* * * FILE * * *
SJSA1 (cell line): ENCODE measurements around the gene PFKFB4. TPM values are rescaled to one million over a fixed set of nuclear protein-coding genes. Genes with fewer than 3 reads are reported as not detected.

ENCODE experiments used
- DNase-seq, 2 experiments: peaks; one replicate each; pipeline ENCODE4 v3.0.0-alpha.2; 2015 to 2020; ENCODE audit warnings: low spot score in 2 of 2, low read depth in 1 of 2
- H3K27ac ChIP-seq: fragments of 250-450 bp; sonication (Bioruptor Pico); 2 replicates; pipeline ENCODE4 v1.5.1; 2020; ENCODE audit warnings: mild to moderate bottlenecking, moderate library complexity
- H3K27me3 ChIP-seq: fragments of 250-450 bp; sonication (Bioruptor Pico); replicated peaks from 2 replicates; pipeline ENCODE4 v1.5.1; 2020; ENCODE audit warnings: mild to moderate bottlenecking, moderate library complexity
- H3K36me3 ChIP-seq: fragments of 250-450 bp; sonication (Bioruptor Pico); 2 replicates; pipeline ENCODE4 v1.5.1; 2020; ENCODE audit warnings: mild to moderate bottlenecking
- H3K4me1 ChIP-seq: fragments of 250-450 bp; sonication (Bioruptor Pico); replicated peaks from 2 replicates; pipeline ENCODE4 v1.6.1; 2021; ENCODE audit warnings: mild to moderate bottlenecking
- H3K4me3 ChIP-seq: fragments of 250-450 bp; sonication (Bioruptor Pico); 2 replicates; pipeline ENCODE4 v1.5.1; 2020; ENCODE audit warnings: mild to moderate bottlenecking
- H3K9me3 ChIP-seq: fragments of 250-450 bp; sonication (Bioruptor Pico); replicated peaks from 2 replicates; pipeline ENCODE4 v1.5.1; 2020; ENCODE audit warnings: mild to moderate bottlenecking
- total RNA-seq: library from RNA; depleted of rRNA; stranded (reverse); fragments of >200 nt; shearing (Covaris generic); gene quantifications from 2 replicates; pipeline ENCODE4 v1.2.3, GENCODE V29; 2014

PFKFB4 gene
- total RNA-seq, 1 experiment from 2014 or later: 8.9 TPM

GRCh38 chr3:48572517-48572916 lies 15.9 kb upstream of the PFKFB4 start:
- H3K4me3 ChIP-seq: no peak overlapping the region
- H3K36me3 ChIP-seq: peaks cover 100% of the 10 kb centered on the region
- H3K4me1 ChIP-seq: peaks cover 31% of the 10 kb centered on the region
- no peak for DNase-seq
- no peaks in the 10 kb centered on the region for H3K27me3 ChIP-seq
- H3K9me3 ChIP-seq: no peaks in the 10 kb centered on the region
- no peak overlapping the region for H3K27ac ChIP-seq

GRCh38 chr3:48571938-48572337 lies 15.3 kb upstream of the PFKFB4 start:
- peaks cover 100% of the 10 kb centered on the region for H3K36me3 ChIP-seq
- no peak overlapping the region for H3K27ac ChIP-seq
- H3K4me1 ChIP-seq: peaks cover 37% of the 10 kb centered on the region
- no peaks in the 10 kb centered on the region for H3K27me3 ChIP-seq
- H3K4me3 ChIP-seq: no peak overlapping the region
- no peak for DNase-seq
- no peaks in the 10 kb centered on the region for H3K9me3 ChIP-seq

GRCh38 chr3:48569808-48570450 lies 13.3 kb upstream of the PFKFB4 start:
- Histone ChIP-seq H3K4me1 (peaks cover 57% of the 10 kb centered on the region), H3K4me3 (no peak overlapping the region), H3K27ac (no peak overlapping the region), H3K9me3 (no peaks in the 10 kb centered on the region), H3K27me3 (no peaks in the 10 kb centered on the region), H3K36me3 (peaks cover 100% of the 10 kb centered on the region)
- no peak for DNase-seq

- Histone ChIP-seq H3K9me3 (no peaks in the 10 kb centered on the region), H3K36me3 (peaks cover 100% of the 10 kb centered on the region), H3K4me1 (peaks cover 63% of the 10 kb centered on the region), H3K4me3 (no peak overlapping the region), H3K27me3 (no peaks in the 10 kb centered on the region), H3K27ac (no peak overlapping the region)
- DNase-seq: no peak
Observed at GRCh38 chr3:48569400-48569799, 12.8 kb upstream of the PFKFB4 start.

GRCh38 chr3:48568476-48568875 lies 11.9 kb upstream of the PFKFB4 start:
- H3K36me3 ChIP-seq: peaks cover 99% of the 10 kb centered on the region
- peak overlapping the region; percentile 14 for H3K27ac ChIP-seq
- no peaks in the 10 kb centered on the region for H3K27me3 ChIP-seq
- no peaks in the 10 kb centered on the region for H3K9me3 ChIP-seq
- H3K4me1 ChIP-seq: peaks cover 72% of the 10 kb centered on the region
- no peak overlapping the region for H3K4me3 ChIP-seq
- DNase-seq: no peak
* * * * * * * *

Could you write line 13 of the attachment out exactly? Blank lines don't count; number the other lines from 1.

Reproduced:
GRCh38 chr3:48572517-48572916 lies 15.9 kb upstream of the PFKFB4 start: